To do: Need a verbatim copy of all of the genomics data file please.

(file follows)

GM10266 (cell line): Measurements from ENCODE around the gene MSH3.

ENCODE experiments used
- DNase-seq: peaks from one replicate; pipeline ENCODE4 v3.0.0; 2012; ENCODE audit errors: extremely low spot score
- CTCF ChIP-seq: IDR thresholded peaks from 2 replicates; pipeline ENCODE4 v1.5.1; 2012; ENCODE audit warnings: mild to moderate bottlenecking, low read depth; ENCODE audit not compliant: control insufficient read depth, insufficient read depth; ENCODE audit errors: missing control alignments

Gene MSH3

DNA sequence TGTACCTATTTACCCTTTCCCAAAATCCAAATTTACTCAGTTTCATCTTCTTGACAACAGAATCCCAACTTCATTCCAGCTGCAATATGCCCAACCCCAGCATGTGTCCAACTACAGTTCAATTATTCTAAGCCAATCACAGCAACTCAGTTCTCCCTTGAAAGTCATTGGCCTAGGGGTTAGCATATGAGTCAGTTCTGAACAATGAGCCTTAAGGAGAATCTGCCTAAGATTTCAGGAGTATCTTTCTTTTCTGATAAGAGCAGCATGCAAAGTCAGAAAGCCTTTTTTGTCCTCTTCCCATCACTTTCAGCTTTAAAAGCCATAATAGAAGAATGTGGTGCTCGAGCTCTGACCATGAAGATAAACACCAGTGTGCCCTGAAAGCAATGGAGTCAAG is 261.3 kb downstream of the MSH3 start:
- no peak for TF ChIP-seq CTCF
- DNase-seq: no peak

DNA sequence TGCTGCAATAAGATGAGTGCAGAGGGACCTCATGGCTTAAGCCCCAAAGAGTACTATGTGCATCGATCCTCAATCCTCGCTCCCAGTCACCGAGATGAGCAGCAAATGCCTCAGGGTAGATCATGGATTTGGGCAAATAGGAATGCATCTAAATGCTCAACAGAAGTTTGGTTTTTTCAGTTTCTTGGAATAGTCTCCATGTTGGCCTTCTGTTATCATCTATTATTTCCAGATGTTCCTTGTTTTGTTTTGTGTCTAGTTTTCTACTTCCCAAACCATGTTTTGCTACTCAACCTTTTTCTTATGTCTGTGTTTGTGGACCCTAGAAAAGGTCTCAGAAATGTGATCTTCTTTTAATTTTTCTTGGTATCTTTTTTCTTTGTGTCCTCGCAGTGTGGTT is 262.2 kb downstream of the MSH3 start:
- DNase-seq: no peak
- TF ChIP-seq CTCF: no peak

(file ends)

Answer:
GM10266 (cell line): Measurements from ENCODE around the gene MSH3.

ENCODE experiments used
- DNase-seq: peaks from one replicate; pipeline ENCODE4 v3.0.0; 2012; ENCODE audit errors: extremely low spot score
- CTCF ChIP-seq: IDR thresholded peaks from 2 replicates; pipeline ENCODE4 v1.5.1; 2012; ENCODE audit warnings: mild to moderate bottlenecking, low read depth; ENCODE audit not compliant: control insufficient read depth, insufficient read depth; ENCODE audit errors: missing control alignments

Gene MSH3

DNA sequence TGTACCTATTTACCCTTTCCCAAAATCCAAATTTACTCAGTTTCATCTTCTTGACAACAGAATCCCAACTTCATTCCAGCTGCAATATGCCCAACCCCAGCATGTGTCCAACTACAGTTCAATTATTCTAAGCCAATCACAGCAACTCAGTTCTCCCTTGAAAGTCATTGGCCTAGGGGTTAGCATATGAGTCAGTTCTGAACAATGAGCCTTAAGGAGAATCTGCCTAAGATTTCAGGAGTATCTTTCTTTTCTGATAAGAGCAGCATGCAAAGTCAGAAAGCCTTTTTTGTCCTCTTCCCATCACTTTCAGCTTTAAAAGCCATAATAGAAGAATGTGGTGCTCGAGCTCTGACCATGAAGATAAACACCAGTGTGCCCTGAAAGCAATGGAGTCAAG is 261.3 kb downstream of the MSH3 start:
- no peak for TF ChIP-seq CTCF
- DNase-seq: no peak

DNA sequence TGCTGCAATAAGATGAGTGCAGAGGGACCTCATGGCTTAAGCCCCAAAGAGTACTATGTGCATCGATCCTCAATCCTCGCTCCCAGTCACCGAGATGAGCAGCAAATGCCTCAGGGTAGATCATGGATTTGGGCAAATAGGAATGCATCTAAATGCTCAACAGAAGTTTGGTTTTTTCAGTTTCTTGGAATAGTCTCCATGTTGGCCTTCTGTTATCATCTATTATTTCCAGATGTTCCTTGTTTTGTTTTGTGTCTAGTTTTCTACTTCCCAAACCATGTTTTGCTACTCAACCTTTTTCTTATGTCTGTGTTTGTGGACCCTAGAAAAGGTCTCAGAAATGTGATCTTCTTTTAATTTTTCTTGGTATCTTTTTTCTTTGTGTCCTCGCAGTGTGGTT is 262.2 kb downstream of the MSH3 start:
- DNase-seq: no peak
- TF ChIP-seq CTCF: no peak